The company behind Westmoreland County's only planned medical marijuana dispensary assembled a team of marijuana industry experts from across the country when it applied for a state license, but it's uncertain how many of them will stick around as operations begin.

The company received approval from Greensburg City Council Monday to begin work on its flagship dispensary at 303 E. Pittsburgh St.

Though Keystone Integrated Care's application to the state Department of Health lists more than a dozen operators and board members — many are in key positions such as general manager and chief compliance officer — all are serving in advisory or consulting roles, according to company founder and Chief Operating Officer Thomas Perko.

The company is in the midst of restructuring its staff and board, said Perko, 33, of Gibsonia. Some of those listed on the application likely will stay on, while others will be replaced, he said.

“KIC is working on moving forward with the hiring process to solidify some roles moving forward, but some of them will also be stepping out,” he said.

In the meantime, Perko is working primarily with three people to get the company's planned dispensaries — in Greensburg, Lawrenceville and Cranberry Township — up and running: Brooke Gehring, William “Tripp” Murray and Molly Blasier.

National experience

Perko has been on the ground floor of Pennsylvania's burgeoning marijuana industry for a few years. He serves as the president of the Pennsylvania Medical Cannabis Society , an industry advocacy group.

He owns Miller's Quality Meats in Butler and worked for several years as an operations manager at Stevens Engineers and Constructors, where he oversaw projects for NASA, the Department of Defense and other government agencies, he said.

“This has been the most exciting thing I've ever done,” he said.

Brooke Gehring, Keystone's interim CEO, is involved in nearly every level of the cannabis industry in Colorado, where the sale and use of marijuana is legal. Her company, FGS Inc., grows both medicinal and recreational strains of cannabis and sells them from multiple dispensaries. In 2014 People magazine profiled her as a “ marijuana millionairess. ”

She could not be reached for comment.

Blasier, principal of Blasier Urban LLC, is a Pittsburgh property developer. She's been involved in several large apartment and shopping complexes, including the Eastside developments that brought Whole Foods to East Liberty.

She is handling the planning and construction of the dispensary and has been the primary point of contact between KIC and the city of Greensburg.

Murray has been in the cannabis industry for about four years, consulting with companies and helping them raise startup money.

“In the cannabis space, every year that you survive is equivalent to about seven years in any other industry,” he said.

Selling medical marijuana is tricky, so it makes sense to bring in a team of people who have been there and done that when launching a new business, Murray said.

“You can expedite the learning curve significantly by bringing in people who have already made mistakes and learned from those. It's not an overly complicated business, but it does take significant attention to detail,” he said.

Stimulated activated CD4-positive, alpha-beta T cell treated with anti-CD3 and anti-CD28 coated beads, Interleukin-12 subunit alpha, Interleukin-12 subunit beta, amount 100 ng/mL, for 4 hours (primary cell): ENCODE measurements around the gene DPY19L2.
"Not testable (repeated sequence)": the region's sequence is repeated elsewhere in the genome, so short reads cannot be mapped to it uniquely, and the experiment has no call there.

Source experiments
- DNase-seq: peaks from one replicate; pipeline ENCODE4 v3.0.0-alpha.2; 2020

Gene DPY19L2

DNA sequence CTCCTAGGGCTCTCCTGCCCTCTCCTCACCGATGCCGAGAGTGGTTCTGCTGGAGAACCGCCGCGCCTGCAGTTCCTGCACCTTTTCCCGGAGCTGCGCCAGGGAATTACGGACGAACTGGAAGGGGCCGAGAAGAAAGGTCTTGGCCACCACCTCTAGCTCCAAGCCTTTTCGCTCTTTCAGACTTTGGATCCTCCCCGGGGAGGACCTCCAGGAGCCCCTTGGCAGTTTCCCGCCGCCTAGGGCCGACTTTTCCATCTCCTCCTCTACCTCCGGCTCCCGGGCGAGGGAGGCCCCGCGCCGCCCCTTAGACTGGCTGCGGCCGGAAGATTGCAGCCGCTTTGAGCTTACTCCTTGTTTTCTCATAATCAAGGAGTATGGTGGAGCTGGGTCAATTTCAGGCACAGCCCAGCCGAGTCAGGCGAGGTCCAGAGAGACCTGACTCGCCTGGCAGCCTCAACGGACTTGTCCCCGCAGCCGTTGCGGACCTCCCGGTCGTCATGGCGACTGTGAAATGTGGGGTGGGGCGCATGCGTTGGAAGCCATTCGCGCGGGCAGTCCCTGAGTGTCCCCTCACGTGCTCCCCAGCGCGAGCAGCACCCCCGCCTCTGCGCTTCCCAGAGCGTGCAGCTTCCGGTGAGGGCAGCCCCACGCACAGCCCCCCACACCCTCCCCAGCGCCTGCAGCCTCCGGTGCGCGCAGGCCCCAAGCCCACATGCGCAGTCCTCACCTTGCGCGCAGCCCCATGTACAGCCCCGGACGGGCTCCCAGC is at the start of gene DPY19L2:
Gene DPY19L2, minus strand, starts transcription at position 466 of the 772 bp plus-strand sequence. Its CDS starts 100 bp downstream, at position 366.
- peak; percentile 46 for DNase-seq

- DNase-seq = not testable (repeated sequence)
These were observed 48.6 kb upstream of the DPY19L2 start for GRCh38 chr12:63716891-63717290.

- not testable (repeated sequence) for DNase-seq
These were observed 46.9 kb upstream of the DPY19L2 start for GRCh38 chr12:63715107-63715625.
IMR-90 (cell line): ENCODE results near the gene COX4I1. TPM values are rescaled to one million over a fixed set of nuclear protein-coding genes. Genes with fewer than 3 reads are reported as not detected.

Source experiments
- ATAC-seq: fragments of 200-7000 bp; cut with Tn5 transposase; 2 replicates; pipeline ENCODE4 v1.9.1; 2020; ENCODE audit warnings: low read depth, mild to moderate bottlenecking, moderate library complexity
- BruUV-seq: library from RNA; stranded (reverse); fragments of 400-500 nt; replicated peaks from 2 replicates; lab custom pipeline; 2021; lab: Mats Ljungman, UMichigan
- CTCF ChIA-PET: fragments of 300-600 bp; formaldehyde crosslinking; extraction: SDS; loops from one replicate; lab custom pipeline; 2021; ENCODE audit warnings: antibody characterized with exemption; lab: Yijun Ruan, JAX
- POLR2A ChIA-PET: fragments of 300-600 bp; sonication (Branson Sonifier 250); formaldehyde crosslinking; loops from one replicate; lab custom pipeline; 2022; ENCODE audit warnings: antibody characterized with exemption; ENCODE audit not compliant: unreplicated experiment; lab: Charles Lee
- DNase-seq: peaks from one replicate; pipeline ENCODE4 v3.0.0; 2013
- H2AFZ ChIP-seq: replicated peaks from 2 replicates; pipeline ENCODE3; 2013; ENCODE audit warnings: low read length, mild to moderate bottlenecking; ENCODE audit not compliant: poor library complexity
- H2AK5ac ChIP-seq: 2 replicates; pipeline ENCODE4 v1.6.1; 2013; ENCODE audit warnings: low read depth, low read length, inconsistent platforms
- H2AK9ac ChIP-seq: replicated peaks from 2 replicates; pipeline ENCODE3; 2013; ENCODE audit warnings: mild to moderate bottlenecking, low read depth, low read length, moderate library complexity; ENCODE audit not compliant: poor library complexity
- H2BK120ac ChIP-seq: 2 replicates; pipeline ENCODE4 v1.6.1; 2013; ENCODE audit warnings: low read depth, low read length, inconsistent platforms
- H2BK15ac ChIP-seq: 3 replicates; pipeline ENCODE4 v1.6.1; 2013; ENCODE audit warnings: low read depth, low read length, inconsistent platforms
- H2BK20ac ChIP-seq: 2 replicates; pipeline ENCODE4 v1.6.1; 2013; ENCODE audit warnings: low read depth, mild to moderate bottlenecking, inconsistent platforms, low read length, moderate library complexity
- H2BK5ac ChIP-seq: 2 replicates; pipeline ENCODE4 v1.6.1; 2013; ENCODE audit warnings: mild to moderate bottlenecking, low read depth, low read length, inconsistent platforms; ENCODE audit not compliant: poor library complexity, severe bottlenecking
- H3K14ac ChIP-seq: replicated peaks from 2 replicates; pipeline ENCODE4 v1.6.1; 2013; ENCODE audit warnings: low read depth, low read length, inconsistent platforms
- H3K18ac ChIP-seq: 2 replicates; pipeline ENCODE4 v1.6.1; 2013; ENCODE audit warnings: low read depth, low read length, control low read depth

Keystone's application names Murray the company's chief financial officer, but he said he's not sure what roll he'll play, if any, once operations start.

“We haven't gotten that far yet. We're still blocking and tackling to get through all the steps we have to get through at this time,” he said.

A shift in focus is one reason Keystone is restructuring, Perko said. The company submitted two applications to the state: one to grow and process medical marijuana products, the other to sell them out of three dispensaries.

The state approved the application for the dispensaries, not the growing facilities, so the company is turning its full attention to sales, Perko said.

Local reaction

Business operators near the Greensburg dispensary said they have concerns about the project.

Inge Hickman works at The Dancer's Closet on East Pittsburgh Street, which is owned by her mom, Gloria Compton. She's worried about what the large dispensary will mean for parking and traffic at the busy intersection. She thinks the facility should have been built somewhere more rural, out of town.

“We're a large, rural county. We have a lot of empty space and land,” Hickman said. “I just hope it won't be a problem.”

The city used to allow the Christian Layman Thrift Store to park its trucks in the empty lot where the dispensary will be built. Now the store rents space farther up the street.

Still, CEO Curtis Hoffman said he's not opposed to the dispensary. He said he doesn't know much about medical cannabis, but he wants help to be available to people who need it.

“I hear it's not like smoking the leaf. I'm all for helping someone with cancer, as Christians we're all about being compassionate,” he said.

However, he's worried that medical cannabis could lead to full-fledged marijuana legalization in the future.

“It does, I think, open the door up for legalizing marijuana like they did in Colorado,” he said.

City officials have championed the dispensary as a major development bringing a new industry to Greensburg.

“It's going to create economic vitality in that corridor, and I think it's going to help people in the community,” city administrator Sue Trout said.

Construction on the Greensburg dispensary is expected to begin soon.



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